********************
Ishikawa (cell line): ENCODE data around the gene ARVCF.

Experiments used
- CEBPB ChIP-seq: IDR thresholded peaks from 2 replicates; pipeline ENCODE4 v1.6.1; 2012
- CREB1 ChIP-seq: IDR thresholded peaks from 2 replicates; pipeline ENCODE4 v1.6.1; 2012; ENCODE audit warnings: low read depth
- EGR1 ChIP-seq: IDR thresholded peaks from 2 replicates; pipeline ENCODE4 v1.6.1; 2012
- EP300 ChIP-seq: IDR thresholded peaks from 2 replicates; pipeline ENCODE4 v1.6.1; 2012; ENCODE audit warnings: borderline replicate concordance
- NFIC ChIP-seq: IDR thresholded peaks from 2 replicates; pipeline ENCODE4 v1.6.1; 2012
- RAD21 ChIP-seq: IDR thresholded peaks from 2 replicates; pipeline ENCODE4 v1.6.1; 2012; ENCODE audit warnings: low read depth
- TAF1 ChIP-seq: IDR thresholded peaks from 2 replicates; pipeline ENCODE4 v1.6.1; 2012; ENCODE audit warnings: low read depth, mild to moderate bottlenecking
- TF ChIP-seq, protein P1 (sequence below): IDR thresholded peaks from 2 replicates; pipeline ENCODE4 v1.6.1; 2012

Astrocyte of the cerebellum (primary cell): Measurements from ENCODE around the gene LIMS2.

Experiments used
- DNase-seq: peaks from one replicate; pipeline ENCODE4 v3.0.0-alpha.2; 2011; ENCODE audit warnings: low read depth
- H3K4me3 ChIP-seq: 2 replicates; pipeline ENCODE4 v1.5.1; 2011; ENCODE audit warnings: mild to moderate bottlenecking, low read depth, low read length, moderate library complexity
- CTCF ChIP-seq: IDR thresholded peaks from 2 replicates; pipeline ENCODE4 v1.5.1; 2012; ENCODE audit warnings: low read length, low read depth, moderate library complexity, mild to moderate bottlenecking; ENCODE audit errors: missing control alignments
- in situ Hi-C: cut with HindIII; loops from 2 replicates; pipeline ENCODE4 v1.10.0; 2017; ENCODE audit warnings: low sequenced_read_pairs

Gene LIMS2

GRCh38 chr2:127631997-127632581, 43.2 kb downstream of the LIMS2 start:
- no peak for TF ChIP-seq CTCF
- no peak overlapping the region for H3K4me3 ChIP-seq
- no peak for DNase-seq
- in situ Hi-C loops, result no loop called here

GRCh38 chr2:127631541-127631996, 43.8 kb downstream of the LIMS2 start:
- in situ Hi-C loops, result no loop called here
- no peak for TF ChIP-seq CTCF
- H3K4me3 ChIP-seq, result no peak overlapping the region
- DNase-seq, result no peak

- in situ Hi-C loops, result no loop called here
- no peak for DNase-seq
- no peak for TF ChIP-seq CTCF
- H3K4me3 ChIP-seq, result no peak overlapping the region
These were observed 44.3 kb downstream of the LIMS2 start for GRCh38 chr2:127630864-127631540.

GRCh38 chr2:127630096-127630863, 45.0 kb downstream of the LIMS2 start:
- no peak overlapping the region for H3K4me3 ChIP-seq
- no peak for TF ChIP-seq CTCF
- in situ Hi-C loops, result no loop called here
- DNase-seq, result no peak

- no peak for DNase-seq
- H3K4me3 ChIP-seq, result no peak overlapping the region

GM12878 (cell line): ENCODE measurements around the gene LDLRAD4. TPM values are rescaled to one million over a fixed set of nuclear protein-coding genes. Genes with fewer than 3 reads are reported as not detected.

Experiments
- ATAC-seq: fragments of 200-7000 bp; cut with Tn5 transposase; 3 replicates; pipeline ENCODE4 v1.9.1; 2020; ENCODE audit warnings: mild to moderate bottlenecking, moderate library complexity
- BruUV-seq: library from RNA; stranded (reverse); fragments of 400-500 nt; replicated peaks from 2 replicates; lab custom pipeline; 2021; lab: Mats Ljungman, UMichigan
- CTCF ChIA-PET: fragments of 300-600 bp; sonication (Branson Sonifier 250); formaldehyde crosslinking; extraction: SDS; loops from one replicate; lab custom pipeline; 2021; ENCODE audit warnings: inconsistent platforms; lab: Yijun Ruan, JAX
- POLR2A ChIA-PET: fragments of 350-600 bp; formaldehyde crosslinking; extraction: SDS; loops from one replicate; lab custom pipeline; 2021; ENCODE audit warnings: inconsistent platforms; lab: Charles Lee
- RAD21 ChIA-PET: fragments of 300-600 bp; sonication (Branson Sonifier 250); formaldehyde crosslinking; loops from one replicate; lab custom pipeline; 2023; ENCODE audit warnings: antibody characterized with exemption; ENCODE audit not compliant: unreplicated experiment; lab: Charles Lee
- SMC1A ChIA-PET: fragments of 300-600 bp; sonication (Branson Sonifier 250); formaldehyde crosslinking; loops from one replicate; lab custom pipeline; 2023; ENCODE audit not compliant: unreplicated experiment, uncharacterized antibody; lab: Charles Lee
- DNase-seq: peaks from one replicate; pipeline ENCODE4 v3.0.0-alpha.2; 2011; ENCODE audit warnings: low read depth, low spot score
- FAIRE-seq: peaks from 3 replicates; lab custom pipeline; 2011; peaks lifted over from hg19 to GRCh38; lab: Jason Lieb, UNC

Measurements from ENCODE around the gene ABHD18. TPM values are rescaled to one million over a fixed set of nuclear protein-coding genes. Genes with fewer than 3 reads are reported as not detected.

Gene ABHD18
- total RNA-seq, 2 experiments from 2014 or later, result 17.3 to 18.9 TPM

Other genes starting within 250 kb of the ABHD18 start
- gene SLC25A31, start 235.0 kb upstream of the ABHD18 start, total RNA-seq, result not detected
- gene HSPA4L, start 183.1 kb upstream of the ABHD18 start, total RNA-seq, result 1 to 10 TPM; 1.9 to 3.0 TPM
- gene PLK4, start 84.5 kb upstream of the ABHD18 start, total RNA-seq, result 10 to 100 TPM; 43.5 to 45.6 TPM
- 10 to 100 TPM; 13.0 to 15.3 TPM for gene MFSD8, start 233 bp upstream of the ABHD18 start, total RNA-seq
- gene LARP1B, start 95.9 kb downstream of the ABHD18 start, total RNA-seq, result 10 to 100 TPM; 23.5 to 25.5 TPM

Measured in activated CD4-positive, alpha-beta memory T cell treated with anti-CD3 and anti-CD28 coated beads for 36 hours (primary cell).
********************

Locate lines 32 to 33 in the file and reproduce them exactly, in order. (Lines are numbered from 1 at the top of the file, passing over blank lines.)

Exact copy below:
These were observed 44.3 kb downstream of the LIMS2 start for GRCh38 chr2:127630864-127631540.

GRCh38 chr2:127630096-127630863, 45.0 kb downstream of the LIMS2 start: